Appliance connectors are corrugated metal tubes used to connect gas appliances to fuel gas supply pipes. Some older brass connectors have a serious flaw in how their tubing was joined to their end pieces. These older brass connectors have not been in production for more than 20 years now, but might still be found and in use in older homes and buildings.
Over time, the end pieces can separate from the tubing and cause a serious natural gas leak, explosion or fire. Uncoated brass connectors should be replaced immediately. Although not all uncoated connectors have this flaw, it is very difficult to tell which ones do. Therefore, any uncoated brass connectors should be replaced immediately with a new plastic-coated brass connector or a new stainless steel connector.
Only a qualified professional should check or replace connectors. Do not move your appliance to check the connector! They can easily break if moved even slightly. For your safety, make sure a qualified professional performs the inspection and immediately replaces any uncoated brass connectors with stainless steel or plastic-coated connectors.
Each appliance should have a shut-off valve installed on the house piping before the connector. Connectors should:
Tubing has broken off the end piece.
Tubing has corroded, causing a hole.
No visible defect, although all uncoated brass connectors need to be replaced.
Uncoated, stainless steel connector.
Coated stainless steel connector.
Coated stainless steel connector.
Dryer with uncoated brass connector - unacceptable
Stove with uncoated brass connector - unacceptable
Dryer with coated stainless steel connector - acceptable
Stove with uncoated stainless steel connector - acceptable
Gas appliance connectors are corrugated metal tubes used to connect your home's gas appliances to fuel gas supply pipes.
There are three types of acceptable appliance connectors:
Unacceptable, dangerous connectors are those that are uncoated brass.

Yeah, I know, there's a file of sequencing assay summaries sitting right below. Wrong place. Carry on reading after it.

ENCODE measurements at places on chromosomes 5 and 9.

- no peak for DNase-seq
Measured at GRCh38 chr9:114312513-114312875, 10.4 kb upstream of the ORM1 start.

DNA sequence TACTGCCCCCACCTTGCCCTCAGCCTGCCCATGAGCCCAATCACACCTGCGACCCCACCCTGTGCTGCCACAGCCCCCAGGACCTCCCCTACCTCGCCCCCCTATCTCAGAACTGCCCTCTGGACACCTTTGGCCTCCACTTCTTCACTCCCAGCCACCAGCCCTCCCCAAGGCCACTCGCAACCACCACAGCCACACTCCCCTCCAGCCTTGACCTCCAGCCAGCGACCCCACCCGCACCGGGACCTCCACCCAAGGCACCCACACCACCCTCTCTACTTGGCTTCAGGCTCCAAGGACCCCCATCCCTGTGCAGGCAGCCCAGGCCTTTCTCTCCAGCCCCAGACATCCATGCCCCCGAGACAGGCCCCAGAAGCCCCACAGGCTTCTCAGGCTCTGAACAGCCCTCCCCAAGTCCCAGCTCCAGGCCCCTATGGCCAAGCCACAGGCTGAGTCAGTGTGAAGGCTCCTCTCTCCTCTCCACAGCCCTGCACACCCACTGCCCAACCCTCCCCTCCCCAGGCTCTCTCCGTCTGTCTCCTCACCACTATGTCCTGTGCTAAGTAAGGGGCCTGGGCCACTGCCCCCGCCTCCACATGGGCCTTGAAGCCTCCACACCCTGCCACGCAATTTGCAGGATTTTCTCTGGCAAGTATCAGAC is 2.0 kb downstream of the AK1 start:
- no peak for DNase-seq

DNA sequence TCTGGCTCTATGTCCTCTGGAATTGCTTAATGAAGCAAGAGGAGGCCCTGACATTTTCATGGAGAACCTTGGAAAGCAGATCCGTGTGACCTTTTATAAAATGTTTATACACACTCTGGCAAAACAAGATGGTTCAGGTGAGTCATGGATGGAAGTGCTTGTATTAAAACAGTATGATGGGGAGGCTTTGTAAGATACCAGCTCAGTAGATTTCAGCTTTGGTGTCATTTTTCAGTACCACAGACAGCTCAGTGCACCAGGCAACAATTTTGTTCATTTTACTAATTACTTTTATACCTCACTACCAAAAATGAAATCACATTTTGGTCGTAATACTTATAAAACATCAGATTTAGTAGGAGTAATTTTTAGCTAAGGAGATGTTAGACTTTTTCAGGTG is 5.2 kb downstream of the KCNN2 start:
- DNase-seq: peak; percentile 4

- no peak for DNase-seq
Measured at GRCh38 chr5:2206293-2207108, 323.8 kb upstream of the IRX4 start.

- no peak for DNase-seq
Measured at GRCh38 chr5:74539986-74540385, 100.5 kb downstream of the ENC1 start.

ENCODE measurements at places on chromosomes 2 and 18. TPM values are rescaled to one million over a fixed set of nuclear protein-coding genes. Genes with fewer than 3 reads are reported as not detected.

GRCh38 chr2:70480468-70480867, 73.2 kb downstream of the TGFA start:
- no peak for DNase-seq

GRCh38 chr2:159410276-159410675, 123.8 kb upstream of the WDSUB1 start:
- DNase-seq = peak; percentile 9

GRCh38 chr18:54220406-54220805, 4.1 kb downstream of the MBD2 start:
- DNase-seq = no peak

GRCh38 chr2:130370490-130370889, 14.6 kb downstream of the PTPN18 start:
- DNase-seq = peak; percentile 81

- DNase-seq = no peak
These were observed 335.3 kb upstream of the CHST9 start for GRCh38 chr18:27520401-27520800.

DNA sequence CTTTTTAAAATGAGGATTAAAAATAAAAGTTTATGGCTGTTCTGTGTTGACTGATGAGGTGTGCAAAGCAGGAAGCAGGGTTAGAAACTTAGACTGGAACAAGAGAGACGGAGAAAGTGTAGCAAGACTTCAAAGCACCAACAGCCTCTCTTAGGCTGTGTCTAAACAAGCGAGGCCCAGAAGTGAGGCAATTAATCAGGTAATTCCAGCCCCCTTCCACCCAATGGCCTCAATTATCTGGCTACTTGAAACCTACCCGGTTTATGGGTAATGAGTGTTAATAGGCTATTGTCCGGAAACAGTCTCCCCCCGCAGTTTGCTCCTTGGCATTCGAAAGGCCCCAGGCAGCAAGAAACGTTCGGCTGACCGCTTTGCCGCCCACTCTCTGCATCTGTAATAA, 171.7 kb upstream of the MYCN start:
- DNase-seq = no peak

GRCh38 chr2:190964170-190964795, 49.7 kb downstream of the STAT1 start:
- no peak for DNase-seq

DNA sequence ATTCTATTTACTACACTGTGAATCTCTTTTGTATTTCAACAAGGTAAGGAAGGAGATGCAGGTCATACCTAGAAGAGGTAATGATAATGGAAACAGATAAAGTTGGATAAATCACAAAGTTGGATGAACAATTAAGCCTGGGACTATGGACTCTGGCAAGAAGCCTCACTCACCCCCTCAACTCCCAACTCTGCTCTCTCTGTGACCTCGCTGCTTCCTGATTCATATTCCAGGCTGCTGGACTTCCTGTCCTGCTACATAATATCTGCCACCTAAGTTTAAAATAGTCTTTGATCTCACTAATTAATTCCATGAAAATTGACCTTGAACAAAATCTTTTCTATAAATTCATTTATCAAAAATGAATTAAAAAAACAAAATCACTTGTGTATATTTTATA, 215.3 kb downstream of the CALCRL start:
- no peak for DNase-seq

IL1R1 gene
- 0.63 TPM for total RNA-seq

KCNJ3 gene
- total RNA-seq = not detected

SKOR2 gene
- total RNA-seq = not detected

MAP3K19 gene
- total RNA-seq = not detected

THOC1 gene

Your dryer, stove, range and cook top probably have flexible connectors if they use natural gas. It is recommended that your water heater and furnace have solid piping.
If your appliance is more than 20 years old, there is a good chance that it may have an uncoated brass connector. The only safe way to tell is to have a qualified contractor check. DO NOT attempt to check them yourself.
Moving the appliance, even slightly, whether to clean behind it or to inspect its gas connector, can cause complete failure of an older weakened connector and possibly result in a gas leak inside your home.
Appliance connectors can be purchased at any hardware or home improvement store. However, a qualified contractor should always install them.
Only a qualified professional should check or replace connectors.
As a rule, you should replace the connectors whenever the appliance is replaced or moved from its location.
To our knowledge, these dangerous uncoated brass connectors have not been made for more than 20 years, although it is always good to have them inspected.
We suggest that you arrange for an inspection through your landlord or property management company.
Only have a qualified HVAC contractor inspect and install appliance connectors.
Although not all uncoated connectors have this flaw, it is very difficult to tell which ones do. Therefore, any uncoated brass connector should be replaced immediately with a new plastic-coated brass connector or a new stainless steel connector. We have been telling customers about appliance connector hazards for several years. Because this is such an important safety issue, we are increasing efforts to make customers aware of the dangers.